Unlike the previous 11.10 release which never reached a stable state (because Pinguy didn’t consider GNOME Shell 3.2 stable), Pinguy OS 12.04 will have a stable release.
So I installed it to a USB drive and tested it.
When I first loaded Pinguy up, my immediate thought was that the desktop was cluttered. Many Linux distros take great care to not overly clutter the desktop with icons and toolbars, but apparently that’s not the case with Pinguy. Now, most Live-CD’s place an icon on the desktop to “Install the OS”, so I’ll discount that one being there. But in addition to that one icon, there was also an icon for Examples, Language Support and Additional Drivers. These icons on most distros don’t appear on the desktop, but are usually tucked away in some menu somewhere in case you need them. With the desktop already packed with TWO Docky bars, the extra icons on the Desktop make it seem very cluttered.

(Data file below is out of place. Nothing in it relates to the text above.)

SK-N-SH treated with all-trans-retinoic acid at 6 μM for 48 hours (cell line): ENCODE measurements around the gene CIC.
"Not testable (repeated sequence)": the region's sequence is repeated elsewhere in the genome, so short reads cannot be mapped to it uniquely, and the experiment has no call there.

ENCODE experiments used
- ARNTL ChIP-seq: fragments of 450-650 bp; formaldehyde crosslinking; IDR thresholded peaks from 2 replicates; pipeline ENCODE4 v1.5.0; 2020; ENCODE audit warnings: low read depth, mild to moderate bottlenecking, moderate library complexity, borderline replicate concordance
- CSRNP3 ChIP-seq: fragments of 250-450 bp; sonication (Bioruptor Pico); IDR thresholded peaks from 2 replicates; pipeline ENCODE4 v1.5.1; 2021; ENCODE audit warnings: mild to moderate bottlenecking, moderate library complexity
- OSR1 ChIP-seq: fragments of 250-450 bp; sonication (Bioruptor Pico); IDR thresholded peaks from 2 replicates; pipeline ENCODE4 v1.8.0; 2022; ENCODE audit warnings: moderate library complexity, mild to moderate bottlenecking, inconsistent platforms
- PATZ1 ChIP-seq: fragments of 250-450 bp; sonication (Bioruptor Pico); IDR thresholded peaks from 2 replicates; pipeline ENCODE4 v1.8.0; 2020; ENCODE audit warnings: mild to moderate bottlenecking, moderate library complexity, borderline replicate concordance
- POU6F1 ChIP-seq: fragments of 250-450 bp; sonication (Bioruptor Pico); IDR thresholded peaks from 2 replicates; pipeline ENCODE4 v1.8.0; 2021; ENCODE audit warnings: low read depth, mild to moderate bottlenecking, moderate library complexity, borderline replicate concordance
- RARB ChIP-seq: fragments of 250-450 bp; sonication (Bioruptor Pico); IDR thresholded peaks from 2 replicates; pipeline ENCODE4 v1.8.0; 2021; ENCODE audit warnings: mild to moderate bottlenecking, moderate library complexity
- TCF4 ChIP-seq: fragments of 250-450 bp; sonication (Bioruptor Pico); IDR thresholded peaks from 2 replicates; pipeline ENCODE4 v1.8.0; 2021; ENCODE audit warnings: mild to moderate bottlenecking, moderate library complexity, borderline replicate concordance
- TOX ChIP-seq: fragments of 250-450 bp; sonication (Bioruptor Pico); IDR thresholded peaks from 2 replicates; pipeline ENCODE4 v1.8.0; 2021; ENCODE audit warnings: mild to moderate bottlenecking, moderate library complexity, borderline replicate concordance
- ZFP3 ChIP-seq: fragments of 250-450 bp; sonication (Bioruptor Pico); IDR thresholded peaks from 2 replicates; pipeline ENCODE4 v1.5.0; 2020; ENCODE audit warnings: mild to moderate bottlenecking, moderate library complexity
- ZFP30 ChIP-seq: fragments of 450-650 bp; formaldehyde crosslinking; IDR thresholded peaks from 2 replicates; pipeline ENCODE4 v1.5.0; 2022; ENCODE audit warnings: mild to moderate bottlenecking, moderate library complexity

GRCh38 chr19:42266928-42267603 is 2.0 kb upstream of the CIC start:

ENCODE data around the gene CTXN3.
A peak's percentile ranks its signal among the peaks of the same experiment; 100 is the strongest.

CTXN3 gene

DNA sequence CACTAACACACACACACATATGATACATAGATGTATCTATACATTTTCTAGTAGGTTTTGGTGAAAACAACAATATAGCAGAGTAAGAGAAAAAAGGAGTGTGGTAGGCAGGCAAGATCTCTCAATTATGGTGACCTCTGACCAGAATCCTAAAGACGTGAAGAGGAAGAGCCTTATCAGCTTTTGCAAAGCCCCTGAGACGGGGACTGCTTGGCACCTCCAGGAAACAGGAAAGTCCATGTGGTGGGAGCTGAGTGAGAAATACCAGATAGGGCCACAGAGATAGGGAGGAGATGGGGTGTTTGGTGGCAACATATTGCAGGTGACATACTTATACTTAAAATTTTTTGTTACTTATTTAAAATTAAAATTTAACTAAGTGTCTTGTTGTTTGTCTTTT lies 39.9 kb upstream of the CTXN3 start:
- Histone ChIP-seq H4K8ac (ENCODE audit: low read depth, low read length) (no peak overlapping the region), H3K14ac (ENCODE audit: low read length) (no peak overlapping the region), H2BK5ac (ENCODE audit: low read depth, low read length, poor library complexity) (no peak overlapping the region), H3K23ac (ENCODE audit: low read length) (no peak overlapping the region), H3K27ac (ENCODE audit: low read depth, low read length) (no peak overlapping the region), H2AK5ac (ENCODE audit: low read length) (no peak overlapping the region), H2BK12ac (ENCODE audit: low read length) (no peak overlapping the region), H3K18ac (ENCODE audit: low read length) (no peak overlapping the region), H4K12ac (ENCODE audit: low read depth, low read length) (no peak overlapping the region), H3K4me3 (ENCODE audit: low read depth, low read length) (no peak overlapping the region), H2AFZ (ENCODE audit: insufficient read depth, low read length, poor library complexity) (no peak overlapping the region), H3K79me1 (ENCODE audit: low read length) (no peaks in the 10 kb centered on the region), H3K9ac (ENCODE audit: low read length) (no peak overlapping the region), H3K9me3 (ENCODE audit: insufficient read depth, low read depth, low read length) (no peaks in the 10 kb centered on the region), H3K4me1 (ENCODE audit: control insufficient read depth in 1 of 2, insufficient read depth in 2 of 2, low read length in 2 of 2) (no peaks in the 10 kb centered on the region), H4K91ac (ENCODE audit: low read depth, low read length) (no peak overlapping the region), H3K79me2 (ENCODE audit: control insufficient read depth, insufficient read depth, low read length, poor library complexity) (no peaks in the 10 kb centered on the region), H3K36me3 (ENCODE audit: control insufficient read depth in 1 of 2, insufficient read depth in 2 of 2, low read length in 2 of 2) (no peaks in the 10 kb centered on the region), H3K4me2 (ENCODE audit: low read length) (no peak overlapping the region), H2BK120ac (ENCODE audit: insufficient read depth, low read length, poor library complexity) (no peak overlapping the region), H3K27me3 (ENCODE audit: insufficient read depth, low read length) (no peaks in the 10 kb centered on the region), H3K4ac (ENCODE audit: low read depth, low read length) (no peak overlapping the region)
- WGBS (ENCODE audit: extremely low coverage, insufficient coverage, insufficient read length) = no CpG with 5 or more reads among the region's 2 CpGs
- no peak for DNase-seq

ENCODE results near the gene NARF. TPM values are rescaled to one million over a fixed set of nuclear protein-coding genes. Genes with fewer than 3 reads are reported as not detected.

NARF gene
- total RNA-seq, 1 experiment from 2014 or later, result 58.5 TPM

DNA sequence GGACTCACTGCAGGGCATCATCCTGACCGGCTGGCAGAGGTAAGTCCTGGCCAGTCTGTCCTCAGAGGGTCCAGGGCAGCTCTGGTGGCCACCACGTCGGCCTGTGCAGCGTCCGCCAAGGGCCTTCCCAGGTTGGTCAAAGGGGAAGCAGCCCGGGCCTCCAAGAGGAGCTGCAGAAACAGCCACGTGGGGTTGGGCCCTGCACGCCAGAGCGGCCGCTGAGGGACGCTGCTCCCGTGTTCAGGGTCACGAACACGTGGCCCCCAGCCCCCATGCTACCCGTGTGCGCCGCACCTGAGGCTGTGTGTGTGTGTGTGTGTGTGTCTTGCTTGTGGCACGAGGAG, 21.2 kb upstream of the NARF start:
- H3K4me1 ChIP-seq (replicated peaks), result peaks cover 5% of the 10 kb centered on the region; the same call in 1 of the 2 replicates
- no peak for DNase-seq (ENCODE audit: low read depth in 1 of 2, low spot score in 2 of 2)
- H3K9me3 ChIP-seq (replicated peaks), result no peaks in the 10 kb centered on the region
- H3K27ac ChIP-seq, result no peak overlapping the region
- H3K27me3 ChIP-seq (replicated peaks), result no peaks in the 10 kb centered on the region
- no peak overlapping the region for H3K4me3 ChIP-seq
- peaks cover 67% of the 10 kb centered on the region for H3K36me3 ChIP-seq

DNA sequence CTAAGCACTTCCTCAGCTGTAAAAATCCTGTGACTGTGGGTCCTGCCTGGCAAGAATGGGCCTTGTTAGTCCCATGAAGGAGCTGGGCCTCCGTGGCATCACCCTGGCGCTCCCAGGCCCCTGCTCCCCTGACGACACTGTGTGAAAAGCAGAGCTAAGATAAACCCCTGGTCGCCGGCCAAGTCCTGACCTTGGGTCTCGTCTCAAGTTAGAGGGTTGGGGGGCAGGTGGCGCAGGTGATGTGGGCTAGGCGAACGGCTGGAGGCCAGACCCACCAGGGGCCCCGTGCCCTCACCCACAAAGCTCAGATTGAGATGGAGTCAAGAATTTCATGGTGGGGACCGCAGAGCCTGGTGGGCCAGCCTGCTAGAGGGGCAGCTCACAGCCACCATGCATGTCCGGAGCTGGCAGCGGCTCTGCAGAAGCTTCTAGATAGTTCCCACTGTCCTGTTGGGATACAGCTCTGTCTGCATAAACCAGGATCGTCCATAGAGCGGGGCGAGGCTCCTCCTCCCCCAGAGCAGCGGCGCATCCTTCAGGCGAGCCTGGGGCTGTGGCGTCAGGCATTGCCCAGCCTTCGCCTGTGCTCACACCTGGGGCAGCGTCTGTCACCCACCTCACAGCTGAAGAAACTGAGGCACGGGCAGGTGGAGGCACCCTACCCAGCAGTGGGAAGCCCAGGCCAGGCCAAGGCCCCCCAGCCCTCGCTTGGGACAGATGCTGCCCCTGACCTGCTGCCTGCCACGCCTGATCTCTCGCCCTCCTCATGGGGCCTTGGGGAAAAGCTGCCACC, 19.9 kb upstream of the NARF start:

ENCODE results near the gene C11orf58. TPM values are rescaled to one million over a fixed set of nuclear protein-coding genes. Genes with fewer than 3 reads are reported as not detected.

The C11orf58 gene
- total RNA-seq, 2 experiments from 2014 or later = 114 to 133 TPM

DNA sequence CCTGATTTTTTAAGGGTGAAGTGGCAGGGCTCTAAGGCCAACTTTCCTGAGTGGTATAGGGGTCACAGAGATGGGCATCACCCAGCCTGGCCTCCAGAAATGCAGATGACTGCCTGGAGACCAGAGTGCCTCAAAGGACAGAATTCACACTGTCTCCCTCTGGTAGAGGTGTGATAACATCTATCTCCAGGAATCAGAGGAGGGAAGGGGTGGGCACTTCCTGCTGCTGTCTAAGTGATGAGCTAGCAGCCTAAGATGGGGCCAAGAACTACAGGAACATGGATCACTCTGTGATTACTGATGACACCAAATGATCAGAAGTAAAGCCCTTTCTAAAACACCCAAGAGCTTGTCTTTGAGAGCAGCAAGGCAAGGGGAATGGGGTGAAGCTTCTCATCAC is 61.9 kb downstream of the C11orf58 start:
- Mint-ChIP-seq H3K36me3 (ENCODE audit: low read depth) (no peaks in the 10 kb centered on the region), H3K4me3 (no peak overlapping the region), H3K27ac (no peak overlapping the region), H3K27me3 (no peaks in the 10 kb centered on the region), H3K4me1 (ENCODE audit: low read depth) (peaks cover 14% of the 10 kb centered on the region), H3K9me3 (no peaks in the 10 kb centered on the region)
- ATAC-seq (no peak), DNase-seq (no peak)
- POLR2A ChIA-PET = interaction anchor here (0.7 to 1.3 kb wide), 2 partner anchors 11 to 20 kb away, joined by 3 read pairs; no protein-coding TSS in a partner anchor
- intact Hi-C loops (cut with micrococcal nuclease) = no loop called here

Pinguy comes loaded with a bunch of extensions which can be enabled or disabled using the gnome-tweak-tool. Most of them seem to work, but there are a few that will not enable due to unmet shell dependencies.
While the Hot Corner was disabled, I discovered it is still possible to access the GNOME3 Dash by hitting the Super-key. Then all the open windows are spread, and you can access the GNOME3 Dash menu from there.
I think it’s interesting that Pinguy decided to use GNOME Shell 3.4 to develop their desktop on, as they’ve taken great steps to make it look as un-GNOME3 as possible. From disabling the Topleft Hot Corner, to using Cardapio in place of the Dash, to using a double Docky setup in place of the GNOME3 dock, this distro has the feel of GNOME3 without some of the immediately obvious benefits of GNOME3. I suppose the reasoning was that is would be more stable based on GNOME3 than on Unity.